dad
Why We Campaign?
On June 27th 2019, Eimear Clare Gooderham (Smyth) died from complications following a donor stem cell transplant. Because Eimear lived in Northern Ireland she had to travel outside of Northern Ireland to receive a donor stem cell transplant because her siblings were not a match for her. Eimear was 24, facing life threatening illness and was told that she must travel to Dublin or London for treatment as non-related stem cell transplants are not performed in Northern Ireland.
This campaign is for our health care providers to make none-related Stem Cell transplants to be available for all patients in Northern Ireland, and not just those whose sibling is a match. And for age appropriate facilities and environment for young adults aged 18-24 who are diagnosed with life threatening illness to receive their treatment and care.
Every year up to thirty people are separated from their family and friends because Non-related Stem cell donation transplants are not available in Northern Ireland. We feel that it is totally unacceptable that patients have to travel outside of Northern Ireland for a Stem cell transplant if their siblings is not a match. Even if the patients next door neighbour is a match both the patient and the donor have to travel outside of Northern Ireland Why?
We are also calling on the Northern Ireland Health trusts to to have aged appropriate care packages for young adults age 18-25, similar to those available in the UK, NHS. Once you become aged 18, you are considered to be a adult, and therefore you receive your cancer treatment alongside people who could be over the age of retirement.
Just imagine you are 18, just about to start university or your first job, and you are told that you’ve cancer and your life is in danger. You are sent to Belfast City Hospital’s (BCH) Bridgewater treatment centre and are treated alongside people in the golden years. That is not right and is not fair on either of the patients. England, Scotland, and Wales have dedicated wards for people aged 18-25, who have life threatening illness Why do we not have the same facilities for our young adults? Why are they treated differently from those in the rest of the UK?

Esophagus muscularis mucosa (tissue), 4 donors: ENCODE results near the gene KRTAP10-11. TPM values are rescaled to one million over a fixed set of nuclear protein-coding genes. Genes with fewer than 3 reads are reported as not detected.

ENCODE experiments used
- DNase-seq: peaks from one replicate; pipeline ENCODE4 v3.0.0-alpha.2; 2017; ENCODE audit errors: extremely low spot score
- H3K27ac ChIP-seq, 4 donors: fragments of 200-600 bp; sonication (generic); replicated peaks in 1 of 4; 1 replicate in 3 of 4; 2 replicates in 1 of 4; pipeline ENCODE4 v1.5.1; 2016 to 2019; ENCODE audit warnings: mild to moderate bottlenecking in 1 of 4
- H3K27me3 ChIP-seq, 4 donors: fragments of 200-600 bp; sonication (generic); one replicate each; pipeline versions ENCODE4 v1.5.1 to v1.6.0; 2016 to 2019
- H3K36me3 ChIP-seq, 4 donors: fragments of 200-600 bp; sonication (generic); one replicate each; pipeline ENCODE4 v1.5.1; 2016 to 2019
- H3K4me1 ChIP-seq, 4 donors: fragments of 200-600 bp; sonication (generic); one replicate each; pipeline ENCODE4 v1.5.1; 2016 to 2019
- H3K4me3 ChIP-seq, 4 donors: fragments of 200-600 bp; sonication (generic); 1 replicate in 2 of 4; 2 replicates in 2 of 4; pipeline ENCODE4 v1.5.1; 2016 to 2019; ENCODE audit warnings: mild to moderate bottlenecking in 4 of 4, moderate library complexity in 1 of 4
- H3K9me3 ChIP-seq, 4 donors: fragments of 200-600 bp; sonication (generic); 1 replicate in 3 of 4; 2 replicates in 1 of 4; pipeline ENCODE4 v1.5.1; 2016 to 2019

When patients are treated outside of Northern Ireland it causes them and their families additional financial burden and great emotional stressors which we believe can be detrimental to their recovery and damaging the mental health of the patients family and friends.
The Cancer Centre in Belfast a modern building which would be more than antique for young adults fighting life threatening illness. However, Blood cancer patients are not treated in the modern Belfast cancer centre, that’s only for patients with non-blood cancers. Blood cancer patients are treated in totally outdated ward 10 North BCH. The horrible conditions and inadequate facilities in ward 10 North are only bearable because of the dedication of the fantastic health care workers who go way beyond their call of duty to help both the patient and the patients families.
we are calling on Minister Swan to improve the services for young adults age 18-25 were they receive their treatment for life threatening illness and for anyone in Northern Ireland to be able to have all donor stem cell transplant in Northern Ireland

Leave a comment

Home
What We Do
Donation
Events